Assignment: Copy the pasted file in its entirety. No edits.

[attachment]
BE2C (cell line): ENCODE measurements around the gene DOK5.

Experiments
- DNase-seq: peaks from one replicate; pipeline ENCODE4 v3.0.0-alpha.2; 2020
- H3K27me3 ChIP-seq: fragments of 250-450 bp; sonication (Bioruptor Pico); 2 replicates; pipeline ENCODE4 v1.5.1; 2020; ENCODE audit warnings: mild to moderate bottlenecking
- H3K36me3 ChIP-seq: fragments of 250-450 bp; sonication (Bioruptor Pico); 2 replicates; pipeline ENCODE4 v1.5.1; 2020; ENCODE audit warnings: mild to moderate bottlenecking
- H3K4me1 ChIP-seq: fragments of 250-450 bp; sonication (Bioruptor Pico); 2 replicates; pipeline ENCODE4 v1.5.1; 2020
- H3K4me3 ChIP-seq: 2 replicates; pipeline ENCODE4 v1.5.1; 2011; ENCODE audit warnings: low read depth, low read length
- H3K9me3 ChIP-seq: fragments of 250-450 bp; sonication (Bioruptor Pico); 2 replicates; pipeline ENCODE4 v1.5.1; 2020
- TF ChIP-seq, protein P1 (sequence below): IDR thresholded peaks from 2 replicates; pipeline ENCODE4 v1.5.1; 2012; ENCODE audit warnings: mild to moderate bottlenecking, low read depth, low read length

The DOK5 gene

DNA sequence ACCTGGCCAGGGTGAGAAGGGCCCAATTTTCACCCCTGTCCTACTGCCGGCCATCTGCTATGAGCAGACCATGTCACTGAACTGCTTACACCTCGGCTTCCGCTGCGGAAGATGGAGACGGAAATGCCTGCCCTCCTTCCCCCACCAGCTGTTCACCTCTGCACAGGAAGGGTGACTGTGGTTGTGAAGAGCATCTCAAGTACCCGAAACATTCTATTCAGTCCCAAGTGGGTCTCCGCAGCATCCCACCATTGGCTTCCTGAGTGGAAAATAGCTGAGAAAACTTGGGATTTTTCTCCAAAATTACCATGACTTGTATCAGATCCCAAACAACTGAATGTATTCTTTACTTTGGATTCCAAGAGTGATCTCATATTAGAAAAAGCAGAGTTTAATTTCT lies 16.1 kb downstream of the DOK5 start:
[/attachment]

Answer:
BE2C (cell line): ENCODE measurements around the gene DOK5.

Experiments
- DNase-seq: peaks from one replicate; pipeline ENCODE4 v3.0.0-alpha.2; 2020
- H3K27me3 ChIP-seq: fragments of 250-450 bp; sonication (Bioruptor Pico); 2 replicates; pipeline ENCODE4 v1.5.1; 2020; ENCODE audit warnings: mild to moderate bottlenecking
- H3K36me3 ChIP-seq: fragments of 250-450 bp; sonication (Bioruptor Pico); 2 replicates; pipeline ENCODE4 v1.5.1; 2020; ENCODE audit warnings: mild to moderate bottlenecking
- H3K4me1 ChIP-seq: fragments of 250-450 bp; sonication (Bioruptor Pico); 2 replicates; pipeline ENCODE4 v1.5.1; 2020
- H3K4me3 ChIP-seq: 2 replicates; pipeline ENCODE4 v1.5.1; 2011; ENCODE audit warnings: low read depth, low read length
- H3K9me3 ChIP-seq: fragments of 250-450 bp; sonication (Bioruptor Pico); 2 replicates; pipeline ENCODE4 v1.5.1; 2020
- TF ChIP-seq, protein P1 (sequence below): IDR thresholded peaks from 2 replicates; pipeline ENCODE4 v1.5.1; 2012; ENCODE audit warnings: mild to moderate bottlenecking, low read depth, low read length

The DOK5 gene

DNA sequence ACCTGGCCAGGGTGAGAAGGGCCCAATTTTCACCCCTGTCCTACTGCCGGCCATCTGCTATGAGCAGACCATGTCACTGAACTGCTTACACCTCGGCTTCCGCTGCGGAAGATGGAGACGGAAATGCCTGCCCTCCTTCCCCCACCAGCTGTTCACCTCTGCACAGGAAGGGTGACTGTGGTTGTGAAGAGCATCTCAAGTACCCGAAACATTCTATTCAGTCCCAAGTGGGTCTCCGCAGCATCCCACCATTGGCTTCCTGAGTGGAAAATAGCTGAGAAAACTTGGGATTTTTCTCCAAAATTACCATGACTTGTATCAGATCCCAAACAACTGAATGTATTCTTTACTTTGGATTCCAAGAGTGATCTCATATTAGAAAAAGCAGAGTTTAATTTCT lies 16.1 kb downstream of the DOK5 start: